updated 8/12/2007 4:11:35 PM ET 2007-08-12T20:11:35

Amid the wildest stock market in years, the Federal Reserve has maintained that inflation is its biggest worry. Wall Street will try decide if that’s a legitimate stance when this week’s data on rising prices comes in.

Major Market Indices

Market stability has been crumbling under the fear that credit is drying up, due to losses in subprime lending and excessive collateralized debt in the private equity sphere. While the Fed Reserve recognized those concerns last week after it decided to hold interest rates steady, it reiterated that the economy should keep growing moderately and that the risk of inflation is the predominant concern.

After that statement, the stock markets seesawed. They did manage to finish higher for the week thanks to a Fed cash infusion into the banking system, with the Dow Jones industrial average rising 0.44 percent, the Standard & Poor’s 500 up 1.44 percent and the Nasdaq composite index gaining up 1.34 percent.

The failure to lean toward a rate cut puzzled some investors. Lowering rates would spur inflation more than the cash injections will, but many on Wall Street believe that’s a risk worth taking to boost liquidity and prevent a credit crunch.

Right now, inflation measures have been registering at the upper end of the Fed’s comfort zone, but the Fed has said it wants more evidence that price pressures are easing. That evidence could come in the form of the Labor Department’s Producer Price Index on Tuesday and Consumer Price Index on Wednesday.

The July PPI is expected to have risen 0.1 percent after a June decline of 0.2 percent, according to economists surveyed Friday by Thomson Financial. The core PPI, which takes out often-volatile food and energy prices, is expected to have risen 0.2 percent, following June’s 0.3 percent increase.

The July CPI is anticipated to have risen 0.1 percent, after June’s 0.2 percent jump. The core CPI is expected to have increased 0.2 percent last month, the same as in June.

Later, on Thursday, Wall Street will hear about the state of the housing market — the main culprit behind the financial markets’ woes. Housing starts for July are expected to rise by a slightly smaller amount than in June, and building permits are expected to increase by about the same amount.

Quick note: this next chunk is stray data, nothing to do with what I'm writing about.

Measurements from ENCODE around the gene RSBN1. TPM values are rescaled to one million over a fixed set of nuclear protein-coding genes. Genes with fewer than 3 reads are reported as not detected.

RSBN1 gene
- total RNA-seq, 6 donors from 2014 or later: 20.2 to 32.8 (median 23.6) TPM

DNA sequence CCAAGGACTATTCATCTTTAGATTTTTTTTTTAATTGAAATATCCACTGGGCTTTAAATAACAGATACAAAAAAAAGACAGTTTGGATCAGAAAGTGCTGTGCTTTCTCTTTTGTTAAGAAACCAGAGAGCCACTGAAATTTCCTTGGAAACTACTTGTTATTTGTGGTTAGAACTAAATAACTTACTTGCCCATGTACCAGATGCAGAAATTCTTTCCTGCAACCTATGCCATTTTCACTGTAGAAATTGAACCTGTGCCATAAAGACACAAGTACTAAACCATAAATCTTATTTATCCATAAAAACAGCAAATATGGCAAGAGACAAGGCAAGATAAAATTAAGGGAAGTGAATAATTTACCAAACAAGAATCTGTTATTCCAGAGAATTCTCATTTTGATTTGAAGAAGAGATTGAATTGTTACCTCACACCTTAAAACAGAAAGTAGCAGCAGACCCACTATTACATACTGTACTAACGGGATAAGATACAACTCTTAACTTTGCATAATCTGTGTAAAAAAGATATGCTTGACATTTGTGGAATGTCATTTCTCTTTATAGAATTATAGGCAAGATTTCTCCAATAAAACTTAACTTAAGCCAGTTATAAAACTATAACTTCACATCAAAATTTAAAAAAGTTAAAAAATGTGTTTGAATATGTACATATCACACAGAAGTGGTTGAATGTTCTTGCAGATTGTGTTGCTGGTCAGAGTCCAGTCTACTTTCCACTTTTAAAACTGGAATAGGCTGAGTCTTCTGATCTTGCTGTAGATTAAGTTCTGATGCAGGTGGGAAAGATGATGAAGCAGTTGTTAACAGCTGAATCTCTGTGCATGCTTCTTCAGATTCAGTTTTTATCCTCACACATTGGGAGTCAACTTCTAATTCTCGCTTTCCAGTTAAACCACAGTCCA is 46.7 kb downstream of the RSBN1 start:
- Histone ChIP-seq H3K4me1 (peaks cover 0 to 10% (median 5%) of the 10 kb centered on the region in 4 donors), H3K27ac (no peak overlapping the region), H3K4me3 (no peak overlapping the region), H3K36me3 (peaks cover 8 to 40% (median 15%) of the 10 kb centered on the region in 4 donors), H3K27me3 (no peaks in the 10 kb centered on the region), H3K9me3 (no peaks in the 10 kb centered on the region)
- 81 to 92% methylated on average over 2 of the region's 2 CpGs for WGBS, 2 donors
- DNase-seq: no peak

On Monday, the Commerce Department reports on July retail sales and June business inventories. Retail sales are expected to have ticked up 0.2 percent last month, after a 0.9 percent decline in June, and inventories are anticipated to have increased 0.3 percent, compared to May’s 0.5 percent rise.

On Tuesday, the Commerce Department reports on the nation’s trade balance. Economists predict that the trade deficit widened to $60.7 billion in June from $60.0 billion in May.

On Wednesday, the Federal Reserve releases data on July industrial production and capacity utilization. Wall Street forecasts a 0.3 percent rise in industrial production, compared to June’s 0.5 percent increase, and capacity utilization to hold virtually steady at 81.8 percent.

The University of Michigan on Friday releases its preliminary reading on August consumer sentiment. The report is expected to show slightly weaker sentiment this month compared to July.

On Monday, Wall Street will be interested to see how the Blackstone Group LP did in its first quarter as a public company. The private equity firm, expected to post a profit of 47 cents a share, closed at $25.28 Friday, down from its June IPO price of $31 a share.

This week also brings profit reports from a few well-known companies that could help investors gauge consumers’ discretionary spending.

On Tuesday, Home Depot Inc. is expected to report a profit of 72 cents a share for its fourth quarter. The home goods retailer closed at $35.92 Friday, at the lower end of its 52-week range of $33.07 to $42.01.

Also Tuesday, Wal-Mart Stores Inc. is expected to report earnings of 77 cents per share. The discount retailer closed at $46.07, about midway in its 52-week range of $43.48 to $52.15.

Macy’s Inc. releases quarterly results Wednesday, when it is expected to report a profit of 27 cents a share for the second quarter. The department store operator closed at $33.63, at the lower end of its 52-week range of $32.31 to $46.70.

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